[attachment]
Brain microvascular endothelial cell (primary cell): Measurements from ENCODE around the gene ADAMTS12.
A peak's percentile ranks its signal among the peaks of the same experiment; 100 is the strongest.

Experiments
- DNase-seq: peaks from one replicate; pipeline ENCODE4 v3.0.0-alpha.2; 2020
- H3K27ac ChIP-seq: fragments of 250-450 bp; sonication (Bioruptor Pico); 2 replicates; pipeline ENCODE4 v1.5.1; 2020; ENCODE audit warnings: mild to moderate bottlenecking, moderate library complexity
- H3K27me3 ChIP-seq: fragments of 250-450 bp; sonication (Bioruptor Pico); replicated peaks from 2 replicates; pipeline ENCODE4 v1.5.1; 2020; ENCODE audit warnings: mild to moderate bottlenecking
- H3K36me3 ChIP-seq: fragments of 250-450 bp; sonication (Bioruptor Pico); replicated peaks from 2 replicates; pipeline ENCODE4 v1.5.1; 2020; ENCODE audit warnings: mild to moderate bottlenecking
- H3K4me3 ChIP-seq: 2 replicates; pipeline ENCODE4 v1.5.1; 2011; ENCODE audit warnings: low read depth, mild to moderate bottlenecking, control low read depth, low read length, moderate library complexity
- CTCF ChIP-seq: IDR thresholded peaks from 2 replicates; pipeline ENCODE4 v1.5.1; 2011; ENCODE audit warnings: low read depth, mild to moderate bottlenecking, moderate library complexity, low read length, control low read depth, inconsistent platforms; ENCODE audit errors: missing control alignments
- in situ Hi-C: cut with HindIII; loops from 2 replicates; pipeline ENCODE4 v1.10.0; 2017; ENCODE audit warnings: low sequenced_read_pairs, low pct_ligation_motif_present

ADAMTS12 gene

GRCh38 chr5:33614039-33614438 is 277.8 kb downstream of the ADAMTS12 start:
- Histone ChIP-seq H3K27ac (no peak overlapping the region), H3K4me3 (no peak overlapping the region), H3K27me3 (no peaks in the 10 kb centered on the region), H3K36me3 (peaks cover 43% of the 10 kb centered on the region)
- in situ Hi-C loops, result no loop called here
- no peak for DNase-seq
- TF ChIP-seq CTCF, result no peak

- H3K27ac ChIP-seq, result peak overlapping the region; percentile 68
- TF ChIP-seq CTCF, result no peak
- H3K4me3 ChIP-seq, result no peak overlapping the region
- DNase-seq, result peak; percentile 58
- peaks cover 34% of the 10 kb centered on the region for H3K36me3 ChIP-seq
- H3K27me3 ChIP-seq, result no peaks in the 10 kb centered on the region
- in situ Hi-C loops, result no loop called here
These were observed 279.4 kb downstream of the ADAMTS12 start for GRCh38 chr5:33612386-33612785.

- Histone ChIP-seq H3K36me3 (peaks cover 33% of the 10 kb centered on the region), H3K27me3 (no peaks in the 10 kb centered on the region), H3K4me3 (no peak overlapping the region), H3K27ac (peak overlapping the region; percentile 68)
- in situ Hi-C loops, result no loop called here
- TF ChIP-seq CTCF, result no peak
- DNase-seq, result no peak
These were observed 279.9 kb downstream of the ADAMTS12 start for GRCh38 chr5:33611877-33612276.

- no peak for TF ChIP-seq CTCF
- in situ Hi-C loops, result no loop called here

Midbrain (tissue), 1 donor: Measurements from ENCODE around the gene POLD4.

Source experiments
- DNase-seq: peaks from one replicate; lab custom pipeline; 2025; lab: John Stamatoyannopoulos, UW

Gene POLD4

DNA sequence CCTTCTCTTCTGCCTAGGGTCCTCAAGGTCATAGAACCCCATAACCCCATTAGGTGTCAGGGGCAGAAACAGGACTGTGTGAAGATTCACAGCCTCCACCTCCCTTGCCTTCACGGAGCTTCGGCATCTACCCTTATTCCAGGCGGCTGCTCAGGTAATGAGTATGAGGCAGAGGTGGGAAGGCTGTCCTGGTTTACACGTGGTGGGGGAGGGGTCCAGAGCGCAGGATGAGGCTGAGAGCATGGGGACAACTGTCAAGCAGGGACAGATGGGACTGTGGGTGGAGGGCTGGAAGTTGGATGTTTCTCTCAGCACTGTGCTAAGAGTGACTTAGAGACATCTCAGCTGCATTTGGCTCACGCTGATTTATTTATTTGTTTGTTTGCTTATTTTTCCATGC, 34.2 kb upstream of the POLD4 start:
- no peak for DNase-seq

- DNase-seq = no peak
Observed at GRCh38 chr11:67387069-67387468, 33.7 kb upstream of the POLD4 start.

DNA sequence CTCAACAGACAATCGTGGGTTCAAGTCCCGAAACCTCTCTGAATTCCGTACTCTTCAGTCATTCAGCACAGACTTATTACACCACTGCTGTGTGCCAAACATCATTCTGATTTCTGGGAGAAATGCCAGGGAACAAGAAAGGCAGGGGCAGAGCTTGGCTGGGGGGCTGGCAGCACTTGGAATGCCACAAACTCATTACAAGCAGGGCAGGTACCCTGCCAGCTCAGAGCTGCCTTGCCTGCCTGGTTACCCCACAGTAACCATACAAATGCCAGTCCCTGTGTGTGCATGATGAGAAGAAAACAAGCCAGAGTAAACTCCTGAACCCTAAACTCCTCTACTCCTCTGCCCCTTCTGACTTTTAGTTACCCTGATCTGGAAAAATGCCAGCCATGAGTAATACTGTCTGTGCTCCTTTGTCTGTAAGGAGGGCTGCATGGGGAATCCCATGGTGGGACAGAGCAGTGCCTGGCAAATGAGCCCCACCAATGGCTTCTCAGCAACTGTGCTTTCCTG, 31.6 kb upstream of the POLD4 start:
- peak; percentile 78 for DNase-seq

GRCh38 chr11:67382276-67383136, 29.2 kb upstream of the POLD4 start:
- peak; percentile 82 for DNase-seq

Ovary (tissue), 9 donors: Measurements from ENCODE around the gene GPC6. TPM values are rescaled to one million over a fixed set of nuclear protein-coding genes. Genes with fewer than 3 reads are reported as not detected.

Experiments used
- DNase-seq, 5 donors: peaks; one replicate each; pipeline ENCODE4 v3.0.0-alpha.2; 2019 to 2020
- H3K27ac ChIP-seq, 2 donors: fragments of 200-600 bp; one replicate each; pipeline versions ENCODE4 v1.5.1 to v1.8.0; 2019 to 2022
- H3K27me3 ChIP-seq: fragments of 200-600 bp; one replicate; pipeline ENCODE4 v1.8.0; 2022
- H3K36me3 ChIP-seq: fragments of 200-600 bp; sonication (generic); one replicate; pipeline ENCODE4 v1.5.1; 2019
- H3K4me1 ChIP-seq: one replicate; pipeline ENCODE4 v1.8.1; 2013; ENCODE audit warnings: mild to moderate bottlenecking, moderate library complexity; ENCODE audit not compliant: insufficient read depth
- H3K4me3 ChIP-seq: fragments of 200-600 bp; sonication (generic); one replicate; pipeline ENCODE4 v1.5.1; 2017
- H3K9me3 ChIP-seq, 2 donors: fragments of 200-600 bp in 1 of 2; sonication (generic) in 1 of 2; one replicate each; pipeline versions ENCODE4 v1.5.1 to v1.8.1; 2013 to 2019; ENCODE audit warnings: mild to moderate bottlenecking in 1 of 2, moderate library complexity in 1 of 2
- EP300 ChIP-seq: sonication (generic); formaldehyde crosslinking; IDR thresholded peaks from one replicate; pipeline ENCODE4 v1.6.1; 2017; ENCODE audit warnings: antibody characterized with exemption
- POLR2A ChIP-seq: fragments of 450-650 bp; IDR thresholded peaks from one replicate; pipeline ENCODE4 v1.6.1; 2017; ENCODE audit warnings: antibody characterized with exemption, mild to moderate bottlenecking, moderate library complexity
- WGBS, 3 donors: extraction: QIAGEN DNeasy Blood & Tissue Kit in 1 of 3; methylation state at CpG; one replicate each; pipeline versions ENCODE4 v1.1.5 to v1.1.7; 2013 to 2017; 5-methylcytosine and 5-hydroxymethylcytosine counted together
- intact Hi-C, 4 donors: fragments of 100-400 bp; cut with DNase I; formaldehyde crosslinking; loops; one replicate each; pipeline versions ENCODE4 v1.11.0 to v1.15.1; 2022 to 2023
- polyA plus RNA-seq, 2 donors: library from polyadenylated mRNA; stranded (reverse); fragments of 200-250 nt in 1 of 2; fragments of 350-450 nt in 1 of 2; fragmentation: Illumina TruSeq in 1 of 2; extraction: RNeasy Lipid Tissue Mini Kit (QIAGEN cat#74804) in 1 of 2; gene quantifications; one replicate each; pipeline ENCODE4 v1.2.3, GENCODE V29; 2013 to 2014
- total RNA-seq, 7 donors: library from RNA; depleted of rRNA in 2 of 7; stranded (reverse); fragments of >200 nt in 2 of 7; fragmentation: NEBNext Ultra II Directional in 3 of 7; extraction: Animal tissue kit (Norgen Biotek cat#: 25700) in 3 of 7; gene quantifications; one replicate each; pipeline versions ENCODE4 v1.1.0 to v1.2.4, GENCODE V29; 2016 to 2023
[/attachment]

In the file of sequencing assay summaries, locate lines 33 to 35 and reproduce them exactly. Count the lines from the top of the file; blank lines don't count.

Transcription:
Source experiments
- DNase-seq: peaks from one replicate; lab custom pipeline; 2025; lab: John Stamatoyannopoulos, UW

Gene POLD4